Scottish National Investment Bank – Grand Challenges

The RSE has submitted a response to the Scottish Government regarding the proposed ‘grand challenges’ (missions), in which the Scottish National Investment Bank (the Bank) will invest. This response builds on engagement by the RSE with the government on the creation of the Bank for over three years.

The RSE has supported the creation of a mission-oriented development bank since its first consultation in 2017.  However, as the response makes clear, the Bank should begin with one mission rather than the three proposed in the consultation. This will allow the Bank’s Board and staff to gain experience on how best to engage with mission-oriented funding, before gradually adopting the others. Of the three missions outlined, the RSE believe that the climate emergency mission should be the first mission adopted.

If the Bank begins operations with the three missions proposed, then the Board and Strategic Team must consider where to focus investment in specific areas within these missions. If investment is not focused, then there is a risk that resources will be spread too thinly to make a significant and lasting impact. Furthermore, the RSE encourages the Scottish Government and Bank to consider how the Bank contributes to other areas of work in which there are clear connections, such as the digitalisation of the economy and implementation of the recommendations presented in Mark Logan’s report of the technological ecosystem in Scotland.

Paper Summary

The Royal Society of Edinburgh (RSE) has engaged extensively with the Scottish Government and the Scottish Parliament throughout the development of the Scottish National Investment Bank (the Bank). Through a range of advice papers, briefings roundtables and evidence sessions, the RSE has consistently voiced its support for the Bank and supported the passing of the enabling Act by the Scottish Parliament in January 2020.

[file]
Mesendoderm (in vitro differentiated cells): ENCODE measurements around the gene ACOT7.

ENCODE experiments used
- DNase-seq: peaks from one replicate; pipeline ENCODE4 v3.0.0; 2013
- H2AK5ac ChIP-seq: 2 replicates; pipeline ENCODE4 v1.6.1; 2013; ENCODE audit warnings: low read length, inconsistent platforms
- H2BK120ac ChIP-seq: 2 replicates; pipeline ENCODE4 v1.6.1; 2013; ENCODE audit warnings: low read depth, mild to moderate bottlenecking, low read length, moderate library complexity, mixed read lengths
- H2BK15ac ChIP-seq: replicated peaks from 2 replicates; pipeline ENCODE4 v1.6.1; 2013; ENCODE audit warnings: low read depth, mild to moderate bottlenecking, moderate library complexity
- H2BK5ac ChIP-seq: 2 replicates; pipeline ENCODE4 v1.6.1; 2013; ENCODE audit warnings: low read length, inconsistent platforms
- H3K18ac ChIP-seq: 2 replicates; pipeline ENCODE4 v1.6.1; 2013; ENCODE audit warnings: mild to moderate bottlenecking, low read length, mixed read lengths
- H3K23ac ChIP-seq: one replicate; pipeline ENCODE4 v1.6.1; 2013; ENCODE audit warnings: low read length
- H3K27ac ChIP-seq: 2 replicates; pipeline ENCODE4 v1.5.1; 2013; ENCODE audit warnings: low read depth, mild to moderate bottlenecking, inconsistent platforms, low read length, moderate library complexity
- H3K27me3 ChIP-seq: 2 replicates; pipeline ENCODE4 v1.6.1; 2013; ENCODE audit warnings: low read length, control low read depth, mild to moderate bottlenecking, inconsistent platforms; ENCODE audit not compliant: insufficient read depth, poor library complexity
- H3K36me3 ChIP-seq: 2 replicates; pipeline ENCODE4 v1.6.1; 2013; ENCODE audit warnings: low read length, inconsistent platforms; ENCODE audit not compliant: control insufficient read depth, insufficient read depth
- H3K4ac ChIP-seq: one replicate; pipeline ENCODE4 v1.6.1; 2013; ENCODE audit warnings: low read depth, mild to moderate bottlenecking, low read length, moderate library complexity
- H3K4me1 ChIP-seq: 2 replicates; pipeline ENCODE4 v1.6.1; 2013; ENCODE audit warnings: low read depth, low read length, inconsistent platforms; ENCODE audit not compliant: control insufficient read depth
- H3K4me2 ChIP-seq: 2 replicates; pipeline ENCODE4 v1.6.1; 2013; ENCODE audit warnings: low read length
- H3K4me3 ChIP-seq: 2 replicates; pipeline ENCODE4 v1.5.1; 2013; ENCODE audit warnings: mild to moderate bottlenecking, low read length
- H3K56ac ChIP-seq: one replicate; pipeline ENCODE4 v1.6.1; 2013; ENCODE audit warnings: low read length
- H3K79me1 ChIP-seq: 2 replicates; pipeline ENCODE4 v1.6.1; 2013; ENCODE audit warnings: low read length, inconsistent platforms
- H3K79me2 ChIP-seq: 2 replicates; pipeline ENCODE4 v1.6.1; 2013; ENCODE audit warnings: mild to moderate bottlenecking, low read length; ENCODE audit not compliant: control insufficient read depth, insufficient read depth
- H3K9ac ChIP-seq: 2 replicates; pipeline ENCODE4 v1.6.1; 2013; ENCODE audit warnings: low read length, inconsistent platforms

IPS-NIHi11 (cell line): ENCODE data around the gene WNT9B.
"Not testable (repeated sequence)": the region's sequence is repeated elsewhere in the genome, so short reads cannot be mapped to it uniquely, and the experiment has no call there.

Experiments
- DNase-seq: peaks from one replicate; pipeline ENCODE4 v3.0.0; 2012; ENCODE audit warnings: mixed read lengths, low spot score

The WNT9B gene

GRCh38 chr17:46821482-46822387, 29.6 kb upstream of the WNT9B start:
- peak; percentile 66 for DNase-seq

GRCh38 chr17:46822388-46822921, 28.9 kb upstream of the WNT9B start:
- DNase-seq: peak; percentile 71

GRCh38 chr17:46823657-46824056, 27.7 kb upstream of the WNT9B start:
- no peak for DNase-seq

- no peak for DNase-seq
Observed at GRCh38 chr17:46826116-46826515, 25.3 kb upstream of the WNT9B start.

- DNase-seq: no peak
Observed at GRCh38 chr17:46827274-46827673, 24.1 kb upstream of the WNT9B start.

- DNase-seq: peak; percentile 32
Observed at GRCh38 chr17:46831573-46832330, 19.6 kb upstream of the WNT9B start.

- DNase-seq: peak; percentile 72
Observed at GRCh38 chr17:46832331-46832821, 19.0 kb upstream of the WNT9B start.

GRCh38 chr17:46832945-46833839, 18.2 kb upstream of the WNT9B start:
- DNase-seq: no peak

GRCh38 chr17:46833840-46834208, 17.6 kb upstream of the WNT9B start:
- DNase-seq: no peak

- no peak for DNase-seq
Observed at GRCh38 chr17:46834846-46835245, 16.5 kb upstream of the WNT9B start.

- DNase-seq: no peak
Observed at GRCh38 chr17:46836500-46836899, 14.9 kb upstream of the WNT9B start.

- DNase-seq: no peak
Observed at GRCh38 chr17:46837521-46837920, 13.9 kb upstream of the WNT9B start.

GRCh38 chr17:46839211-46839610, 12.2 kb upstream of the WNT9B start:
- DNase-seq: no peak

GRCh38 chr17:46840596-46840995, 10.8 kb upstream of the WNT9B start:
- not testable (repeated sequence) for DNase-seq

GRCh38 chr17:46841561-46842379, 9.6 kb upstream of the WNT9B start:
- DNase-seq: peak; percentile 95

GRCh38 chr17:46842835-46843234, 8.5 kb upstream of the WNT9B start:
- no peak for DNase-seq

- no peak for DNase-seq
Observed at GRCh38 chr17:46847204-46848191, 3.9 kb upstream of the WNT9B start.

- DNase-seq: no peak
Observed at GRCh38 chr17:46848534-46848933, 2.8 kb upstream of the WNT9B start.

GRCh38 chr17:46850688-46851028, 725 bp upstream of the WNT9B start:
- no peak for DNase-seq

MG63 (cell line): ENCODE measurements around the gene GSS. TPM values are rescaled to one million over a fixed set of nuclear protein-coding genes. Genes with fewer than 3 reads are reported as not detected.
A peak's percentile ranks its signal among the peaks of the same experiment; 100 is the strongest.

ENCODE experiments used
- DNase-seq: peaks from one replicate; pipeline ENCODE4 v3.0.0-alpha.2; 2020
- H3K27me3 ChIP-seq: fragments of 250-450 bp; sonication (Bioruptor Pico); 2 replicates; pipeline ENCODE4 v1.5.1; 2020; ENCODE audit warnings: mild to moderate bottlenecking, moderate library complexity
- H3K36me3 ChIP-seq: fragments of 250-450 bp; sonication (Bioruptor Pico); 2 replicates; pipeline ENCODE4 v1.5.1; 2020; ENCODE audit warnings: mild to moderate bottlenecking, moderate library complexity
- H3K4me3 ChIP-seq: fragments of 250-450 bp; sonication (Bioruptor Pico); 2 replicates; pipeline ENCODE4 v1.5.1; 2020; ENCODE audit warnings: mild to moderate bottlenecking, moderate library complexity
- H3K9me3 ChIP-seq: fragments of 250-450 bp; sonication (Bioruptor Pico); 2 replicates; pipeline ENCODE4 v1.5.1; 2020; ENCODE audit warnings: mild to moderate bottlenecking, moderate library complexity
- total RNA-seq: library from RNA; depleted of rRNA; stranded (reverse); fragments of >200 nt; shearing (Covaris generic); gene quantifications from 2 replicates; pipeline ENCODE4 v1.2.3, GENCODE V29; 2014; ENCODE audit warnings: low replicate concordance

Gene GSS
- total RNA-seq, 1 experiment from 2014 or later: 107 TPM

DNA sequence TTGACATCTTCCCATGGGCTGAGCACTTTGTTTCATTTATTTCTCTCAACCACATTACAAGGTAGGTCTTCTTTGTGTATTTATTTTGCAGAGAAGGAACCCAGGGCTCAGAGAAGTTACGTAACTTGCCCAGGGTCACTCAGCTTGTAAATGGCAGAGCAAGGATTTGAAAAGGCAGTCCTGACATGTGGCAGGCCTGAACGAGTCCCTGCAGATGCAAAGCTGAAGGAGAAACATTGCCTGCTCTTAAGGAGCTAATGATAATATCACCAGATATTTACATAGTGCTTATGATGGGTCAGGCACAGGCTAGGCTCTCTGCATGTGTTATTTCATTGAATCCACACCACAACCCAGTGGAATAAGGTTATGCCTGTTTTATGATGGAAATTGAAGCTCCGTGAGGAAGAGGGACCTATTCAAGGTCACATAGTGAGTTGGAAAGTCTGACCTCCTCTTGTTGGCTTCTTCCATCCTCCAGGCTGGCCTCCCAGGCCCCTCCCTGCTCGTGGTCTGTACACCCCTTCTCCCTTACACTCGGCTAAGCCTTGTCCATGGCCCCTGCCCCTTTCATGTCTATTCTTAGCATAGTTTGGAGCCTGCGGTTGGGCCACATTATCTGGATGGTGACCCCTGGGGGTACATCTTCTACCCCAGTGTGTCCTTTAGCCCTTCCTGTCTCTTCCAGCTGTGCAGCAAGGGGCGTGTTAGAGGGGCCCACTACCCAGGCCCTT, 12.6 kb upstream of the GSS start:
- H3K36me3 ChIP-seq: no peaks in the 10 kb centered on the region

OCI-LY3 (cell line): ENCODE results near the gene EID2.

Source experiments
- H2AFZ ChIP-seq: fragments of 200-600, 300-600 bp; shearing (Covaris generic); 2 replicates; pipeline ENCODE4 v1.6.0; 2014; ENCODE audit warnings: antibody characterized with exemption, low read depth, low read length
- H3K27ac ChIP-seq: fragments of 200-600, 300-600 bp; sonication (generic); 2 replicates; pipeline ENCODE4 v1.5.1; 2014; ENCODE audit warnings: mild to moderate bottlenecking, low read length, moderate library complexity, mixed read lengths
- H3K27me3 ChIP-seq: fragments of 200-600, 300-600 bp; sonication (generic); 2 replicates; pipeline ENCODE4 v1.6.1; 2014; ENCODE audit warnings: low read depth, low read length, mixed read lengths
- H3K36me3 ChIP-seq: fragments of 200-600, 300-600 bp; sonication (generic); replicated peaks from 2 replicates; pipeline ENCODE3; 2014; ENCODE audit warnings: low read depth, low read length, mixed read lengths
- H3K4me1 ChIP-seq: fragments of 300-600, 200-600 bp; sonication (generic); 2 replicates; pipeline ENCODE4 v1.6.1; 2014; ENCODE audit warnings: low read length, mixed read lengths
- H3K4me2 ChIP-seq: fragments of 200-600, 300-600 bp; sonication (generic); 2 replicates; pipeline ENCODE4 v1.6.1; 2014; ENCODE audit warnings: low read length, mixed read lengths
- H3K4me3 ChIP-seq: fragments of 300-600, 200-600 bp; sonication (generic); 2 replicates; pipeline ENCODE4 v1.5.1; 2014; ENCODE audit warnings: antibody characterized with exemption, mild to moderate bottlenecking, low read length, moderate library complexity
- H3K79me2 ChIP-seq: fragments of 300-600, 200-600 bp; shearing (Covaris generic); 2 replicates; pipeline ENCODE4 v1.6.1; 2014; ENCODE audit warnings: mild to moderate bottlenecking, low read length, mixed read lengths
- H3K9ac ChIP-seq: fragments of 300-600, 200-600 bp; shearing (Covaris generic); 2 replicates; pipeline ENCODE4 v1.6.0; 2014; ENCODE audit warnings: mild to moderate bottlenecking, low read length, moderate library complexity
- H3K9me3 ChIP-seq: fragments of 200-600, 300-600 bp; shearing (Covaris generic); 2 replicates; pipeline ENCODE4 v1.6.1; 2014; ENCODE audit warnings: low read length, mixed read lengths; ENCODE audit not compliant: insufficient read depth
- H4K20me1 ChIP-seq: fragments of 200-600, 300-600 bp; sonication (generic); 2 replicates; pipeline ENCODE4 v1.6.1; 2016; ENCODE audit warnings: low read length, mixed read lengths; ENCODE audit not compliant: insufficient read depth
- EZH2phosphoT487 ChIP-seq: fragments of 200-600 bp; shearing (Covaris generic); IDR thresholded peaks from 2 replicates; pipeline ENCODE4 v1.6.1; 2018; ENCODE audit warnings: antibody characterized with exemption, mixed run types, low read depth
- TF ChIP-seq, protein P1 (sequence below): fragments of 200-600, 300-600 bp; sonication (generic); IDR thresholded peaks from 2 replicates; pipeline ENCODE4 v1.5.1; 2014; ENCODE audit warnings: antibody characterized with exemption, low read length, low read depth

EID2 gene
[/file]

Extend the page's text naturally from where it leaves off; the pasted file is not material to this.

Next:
The Bank will adopt a mission-oriented approach, and the proposed missions are outlined within the consultation as, Climate Emergency, Place-based Opportunity, and Demographic Challenges. While the mission-oriented approach is supported in principle, the RSE has consistently encouraged a gradual approach to the adoption of missions, starting with one clearly defined mission to avoid the resources of the Bank being spread too thinly. We are concerned that the proposal that the Bank focus on three valuable but distinct and very challenging, large-scale missions will make it difficult for the Bank to make a significant impact in any of these areas, particularly given the proposed level of capitalisation of £2bn over ten years (£200m per year).

We believe it would be preferable that the Bank focus on one mission, to begin with. This will provide it with a clear focus on which to frame its objectives and evaluation criteria. This will allow the Bank’s Board and staff to gain experience on how best to engage with mission-oriented funding. Of the three missions outlined in the document, the Climate Emergency mission, as the first to be proposed, should be the Bank’s immediate priority, before gradually adopting the others.

Whether the Scottish Government decides to start with one mission or all three, it will be vital clarity is provided over where the Bank chooses to invest within each mission area, and how it can add value. Moreover, it will be important vital for the Bank to engage with other government agencies, local government, and the private sector to complement existing investment and minimise the risk of duplication and waste.

The Scottish Investment Bank (SIB) has experienced relative success in investing in companies that have the potential for high growth across all sectors. As the Bank will subsume the SIB, we would expect the SIB to invest in the mission area(s) chosen, alongside investment in companies from all sectors. It will be important to ensure that the organisational setup and networks of the SIB are not destabilised as it is integrated with the Bank.

The growth of the tech sector, and digitalisation, will have a significant impact on the three proposed mission areas. The recent report by Mark Logan presents recommendations on how to grow the sector. As the Scottish Government has committed to implementing these recommendations, and with some focusing on the financing of companies within the sector, they along with the Board of the Bank, must consider what role, if any, the Bank can have in helping to implement the recommendations and achieve success in growing this sector.

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